Article by Theresa Crimmins, Erin Posthumus, and Kathleen Prudic: “The rapid spread of COVID-19 in 2020 disrupted field research and environmental monitoring efforts worldwide. Travel restrictions and social distancing forced scientists to cancel studies or pause their work for months. These limits measurably reduced the accuracy of weather forecasts and created data gaps on issues ranging from bird migration to civil rights in U.S. public schools.
Our work relies on this kind of information to track seasonal events in nature and understand how climate change is affecting them. We also recruit and train citizens for community science – projects that involve amateur or volunteer scientists in scientific research, also known as citizen science. This often involves collecting observations of phenomena such as plants and animals, daily rainfall totals, water quality or asteroids.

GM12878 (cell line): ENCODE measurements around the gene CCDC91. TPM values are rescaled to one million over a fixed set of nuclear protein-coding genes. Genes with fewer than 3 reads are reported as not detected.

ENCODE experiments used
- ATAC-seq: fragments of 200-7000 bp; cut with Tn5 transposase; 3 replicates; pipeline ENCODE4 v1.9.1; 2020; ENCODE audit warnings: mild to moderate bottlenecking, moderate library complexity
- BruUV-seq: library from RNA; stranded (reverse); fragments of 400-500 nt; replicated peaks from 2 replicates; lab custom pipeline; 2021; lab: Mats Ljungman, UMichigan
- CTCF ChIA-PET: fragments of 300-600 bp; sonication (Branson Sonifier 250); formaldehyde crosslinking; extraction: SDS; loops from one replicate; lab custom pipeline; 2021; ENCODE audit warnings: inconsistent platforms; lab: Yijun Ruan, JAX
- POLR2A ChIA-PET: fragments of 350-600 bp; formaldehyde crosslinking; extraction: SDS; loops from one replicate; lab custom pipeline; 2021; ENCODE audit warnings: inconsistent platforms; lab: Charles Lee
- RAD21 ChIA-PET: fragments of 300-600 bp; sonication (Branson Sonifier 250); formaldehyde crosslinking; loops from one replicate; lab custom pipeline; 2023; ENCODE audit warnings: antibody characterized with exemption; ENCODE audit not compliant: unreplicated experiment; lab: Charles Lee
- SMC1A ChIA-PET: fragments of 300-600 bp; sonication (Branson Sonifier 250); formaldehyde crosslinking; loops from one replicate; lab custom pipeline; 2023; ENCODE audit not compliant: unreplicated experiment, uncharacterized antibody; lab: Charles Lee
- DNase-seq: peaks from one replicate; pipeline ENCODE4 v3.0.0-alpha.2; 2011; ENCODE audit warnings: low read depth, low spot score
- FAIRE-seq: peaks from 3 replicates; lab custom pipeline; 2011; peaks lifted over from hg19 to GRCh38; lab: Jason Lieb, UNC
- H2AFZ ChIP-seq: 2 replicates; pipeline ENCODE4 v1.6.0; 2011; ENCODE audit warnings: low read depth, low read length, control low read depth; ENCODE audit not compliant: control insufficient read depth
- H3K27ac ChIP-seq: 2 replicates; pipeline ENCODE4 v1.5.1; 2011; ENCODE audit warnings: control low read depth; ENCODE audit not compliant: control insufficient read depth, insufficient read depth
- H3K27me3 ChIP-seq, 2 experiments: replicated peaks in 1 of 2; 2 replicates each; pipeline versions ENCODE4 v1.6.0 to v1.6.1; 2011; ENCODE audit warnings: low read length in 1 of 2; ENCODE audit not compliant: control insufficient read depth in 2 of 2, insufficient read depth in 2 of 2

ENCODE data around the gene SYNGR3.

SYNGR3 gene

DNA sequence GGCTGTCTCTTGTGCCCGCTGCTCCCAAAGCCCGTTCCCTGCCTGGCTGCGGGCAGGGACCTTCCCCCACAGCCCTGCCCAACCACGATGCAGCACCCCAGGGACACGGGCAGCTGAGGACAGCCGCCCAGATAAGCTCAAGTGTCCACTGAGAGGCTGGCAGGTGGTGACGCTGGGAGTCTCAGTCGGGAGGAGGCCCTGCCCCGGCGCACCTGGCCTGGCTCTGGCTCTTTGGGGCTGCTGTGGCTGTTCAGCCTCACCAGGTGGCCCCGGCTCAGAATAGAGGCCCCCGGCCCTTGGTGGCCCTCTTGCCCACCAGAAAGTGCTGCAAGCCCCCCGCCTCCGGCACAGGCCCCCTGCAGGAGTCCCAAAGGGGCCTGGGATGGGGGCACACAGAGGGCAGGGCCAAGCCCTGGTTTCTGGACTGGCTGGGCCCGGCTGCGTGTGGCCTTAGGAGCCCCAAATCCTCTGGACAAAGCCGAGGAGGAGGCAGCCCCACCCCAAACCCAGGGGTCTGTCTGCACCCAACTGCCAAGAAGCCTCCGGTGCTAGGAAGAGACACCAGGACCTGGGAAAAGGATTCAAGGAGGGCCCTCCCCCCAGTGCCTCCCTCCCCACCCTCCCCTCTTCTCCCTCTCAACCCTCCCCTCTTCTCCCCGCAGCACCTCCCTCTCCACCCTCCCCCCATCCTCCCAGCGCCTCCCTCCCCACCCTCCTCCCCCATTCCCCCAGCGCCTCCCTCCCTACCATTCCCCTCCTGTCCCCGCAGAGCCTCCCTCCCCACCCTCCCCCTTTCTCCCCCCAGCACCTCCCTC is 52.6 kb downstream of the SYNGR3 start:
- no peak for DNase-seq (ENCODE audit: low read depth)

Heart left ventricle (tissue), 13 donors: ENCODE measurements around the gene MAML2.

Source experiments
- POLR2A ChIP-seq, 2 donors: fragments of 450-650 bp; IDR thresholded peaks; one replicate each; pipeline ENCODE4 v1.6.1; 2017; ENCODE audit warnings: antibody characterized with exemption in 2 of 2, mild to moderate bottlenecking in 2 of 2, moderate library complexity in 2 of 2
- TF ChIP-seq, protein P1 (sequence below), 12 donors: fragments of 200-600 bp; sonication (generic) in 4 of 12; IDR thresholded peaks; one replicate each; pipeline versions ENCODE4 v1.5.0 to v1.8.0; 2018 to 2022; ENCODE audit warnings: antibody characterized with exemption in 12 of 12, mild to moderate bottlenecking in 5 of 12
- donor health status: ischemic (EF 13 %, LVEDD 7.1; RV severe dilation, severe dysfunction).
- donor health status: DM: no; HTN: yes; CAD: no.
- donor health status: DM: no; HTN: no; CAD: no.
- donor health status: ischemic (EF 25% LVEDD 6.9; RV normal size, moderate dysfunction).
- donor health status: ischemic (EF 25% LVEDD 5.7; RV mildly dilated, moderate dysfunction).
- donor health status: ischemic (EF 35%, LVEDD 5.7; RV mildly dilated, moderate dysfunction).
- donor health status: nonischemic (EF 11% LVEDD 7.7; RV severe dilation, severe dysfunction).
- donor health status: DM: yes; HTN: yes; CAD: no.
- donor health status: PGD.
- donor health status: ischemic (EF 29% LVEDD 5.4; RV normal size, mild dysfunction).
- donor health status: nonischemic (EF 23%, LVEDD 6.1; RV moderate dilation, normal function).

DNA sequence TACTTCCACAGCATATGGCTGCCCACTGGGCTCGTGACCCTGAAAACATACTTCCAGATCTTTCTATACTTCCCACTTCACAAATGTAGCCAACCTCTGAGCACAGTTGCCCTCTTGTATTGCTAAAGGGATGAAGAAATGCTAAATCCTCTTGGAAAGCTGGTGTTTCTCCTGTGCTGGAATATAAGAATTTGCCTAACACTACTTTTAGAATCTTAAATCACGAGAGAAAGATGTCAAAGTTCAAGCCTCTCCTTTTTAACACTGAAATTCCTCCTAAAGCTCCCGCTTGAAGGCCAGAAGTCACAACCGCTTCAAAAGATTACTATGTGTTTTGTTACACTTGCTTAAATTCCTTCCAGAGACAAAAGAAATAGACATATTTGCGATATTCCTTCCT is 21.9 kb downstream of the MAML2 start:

Participation in many community science programs has skyrocketed during COVID-19 lockdowns, with some programs reporting record numbers of contributors. We believe these efforts can help to offset data losses from the shutdown of formal monitoring activities….(More)”.